So, sanity has been restored. There were no heart stopping or topsy-turvy moments, and more importantly there were no roller-coaster rides that have been associated with the Tigers in the tournament, as they comfortably posted a six-wicket victory over the Netherlands to take a bold step towards the quarterfinals of the ICC Cricket World Cup yesterday.
Shakib Al Hasan’s men won the match in the way they had exactly needed to do — through a complete team effort – in front of a capacity crowd at the Zohur Ahmed Chowdhury Stadium after two closely contested wins against Ireland and England and two defeats to India and West Indies.
With the easy sail, which was also a sweet revenge of their six-wicket defeat to these opponents in Glasgow last year, the Tigers kept their quarterfinal chances very much alive and they will definitely be looking forward to Thursday’s match between England and West Indies, as the latter’s victory will take them to the next round. In the case of England winning, the Tigers have to win their last Group B match against South Africa at the Sher-e-Bangla National Stadium in Mirpur on March 19.
Back to the match; an inspired new ball spell from Shafiul Islam, followed up by the nagging accuracy of the battery of left-arm spinners led by seasoned campaigner Abdur Razzak who claimed three wickets for 29 runs, saw Bangladesh wrap up the Dutch on the cheap. The fantastic bowling was backed by a dazzling fielding effort — though two catches were dropped — which caused four run outs to shoot Netherlands out for a paltry 160 runs.
The ball didn’t turn much on this slow pitch but the Dutch batsmen, except Ryan ten Doeschate who was unbeaten on 53, displayed a lack of skill when handling the Bangladeshi spin bowlers who maintained a superb line and length to set the platform for the important victory.
And then the most encouraging fact was that at least one batsman came up with that rare commodity — the consistency for which the team has been crying out for so long — as Imrul Kayes hit the second of his back-to-back half-centuries to guide Bangladesh to the target of 166 for the loss of four wickets in 41.2 overs.
It was encouraging the way the southpaw batsman, who played a match-winning knock of 60 against England in the previous game, kept his cool and applied himself in the middle on a slow and low pitch to finish the game with an unbeaten 73, the innings which brought him his second man-of-the-match award in as many games; a rare feat indeed for any Bangladeshi batsman.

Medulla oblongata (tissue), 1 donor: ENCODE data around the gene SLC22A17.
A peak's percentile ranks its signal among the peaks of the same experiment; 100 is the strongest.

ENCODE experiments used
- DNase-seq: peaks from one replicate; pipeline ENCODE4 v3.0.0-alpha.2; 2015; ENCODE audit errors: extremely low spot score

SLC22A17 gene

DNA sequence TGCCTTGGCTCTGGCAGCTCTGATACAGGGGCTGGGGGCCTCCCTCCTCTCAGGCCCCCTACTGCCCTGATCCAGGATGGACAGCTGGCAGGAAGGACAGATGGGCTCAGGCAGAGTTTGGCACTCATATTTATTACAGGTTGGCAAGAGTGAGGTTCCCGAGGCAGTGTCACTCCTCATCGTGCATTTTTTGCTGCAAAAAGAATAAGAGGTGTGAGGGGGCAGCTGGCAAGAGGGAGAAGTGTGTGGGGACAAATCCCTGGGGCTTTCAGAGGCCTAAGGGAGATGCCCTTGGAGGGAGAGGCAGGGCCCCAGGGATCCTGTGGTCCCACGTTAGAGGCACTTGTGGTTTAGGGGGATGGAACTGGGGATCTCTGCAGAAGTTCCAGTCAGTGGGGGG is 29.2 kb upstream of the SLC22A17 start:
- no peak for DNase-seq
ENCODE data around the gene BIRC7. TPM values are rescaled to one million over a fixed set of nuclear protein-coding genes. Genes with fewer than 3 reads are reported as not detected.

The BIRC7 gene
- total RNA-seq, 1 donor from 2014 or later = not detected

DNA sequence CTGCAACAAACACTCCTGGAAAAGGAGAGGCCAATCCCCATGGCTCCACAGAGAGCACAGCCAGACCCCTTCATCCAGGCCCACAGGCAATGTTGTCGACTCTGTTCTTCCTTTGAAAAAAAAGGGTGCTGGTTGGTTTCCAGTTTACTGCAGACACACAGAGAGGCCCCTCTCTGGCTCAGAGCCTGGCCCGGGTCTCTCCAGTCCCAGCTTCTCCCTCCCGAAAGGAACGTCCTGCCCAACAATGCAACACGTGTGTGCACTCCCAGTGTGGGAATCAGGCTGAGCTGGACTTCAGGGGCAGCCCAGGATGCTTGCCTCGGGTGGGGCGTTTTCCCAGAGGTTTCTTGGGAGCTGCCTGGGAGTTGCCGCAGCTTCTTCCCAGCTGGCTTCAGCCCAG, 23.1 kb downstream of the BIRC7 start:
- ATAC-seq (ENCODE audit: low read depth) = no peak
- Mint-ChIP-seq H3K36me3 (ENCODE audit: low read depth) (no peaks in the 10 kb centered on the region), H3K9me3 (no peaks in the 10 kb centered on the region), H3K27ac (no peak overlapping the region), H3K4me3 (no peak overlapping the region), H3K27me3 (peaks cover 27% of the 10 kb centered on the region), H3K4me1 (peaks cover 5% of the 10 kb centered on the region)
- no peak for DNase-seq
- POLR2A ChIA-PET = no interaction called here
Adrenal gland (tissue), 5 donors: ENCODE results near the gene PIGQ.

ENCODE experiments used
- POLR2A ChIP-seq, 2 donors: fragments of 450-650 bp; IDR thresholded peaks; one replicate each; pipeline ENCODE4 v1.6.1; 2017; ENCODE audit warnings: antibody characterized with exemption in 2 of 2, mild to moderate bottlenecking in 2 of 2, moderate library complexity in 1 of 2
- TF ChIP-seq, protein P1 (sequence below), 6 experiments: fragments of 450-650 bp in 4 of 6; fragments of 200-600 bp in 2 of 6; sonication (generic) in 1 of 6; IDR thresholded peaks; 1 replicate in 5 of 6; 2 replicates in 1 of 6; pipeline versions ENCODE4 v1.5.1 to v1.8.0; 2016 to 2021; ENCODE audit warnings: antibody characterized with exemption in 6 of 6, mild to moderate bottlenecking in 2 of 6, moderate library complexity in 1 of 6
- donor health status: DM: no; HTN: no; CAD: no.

Chasing the easy target, Bangladesh got a jolt very early when the dashing Tamim Iqbal made a four-ball duck with the scoreboard reading nought. The local boy pushed through the line against Mudassar Bukhari but missed the line to lose his off stump to silence the crowd. But Junaed Siddiqui joined Kayes to repair the early damage and steadied the ship with a 92-run second wicket partnership.
It was not an easy track to play shots on, and coach Jamie Siddons must be happy with the way the two took the conditions into consideration to build their innings, before Peter Borren put an end to the partnership when Junaed (35 off 53 balls) slapped a poor delivery straight to extra cover where Pieter Seelaar took a simple catch.
Almost everything, however, went right in the match for the Tigers as all their plans were executed, with Shahriar Nafees making good use of his opportunity on his comeback to the side as he shared a 59-run third-wicket partnership with Kayes.
Nafees cashed in on his inclusion — as left-arm spinner Sohrawardi Shuvo did earlier during his ten-over spell — by playing a morale boosting innings of 37 off 60 balls with four boundaries.
Mushfiqur Rahim then finished the game in style by hitting a boundary and six against Tom Cooper to make sure Bangladesh walked over the minnows to regain full confidence before their last group match against South Africa.
The Bangladesh team will leave the port city today with happy memories having won both their games here to revive the hope that was shattered after the disaster against West Indies, but they still have a big challenge on their hands to make their dream come true; which is to qualify for the quarterfinals.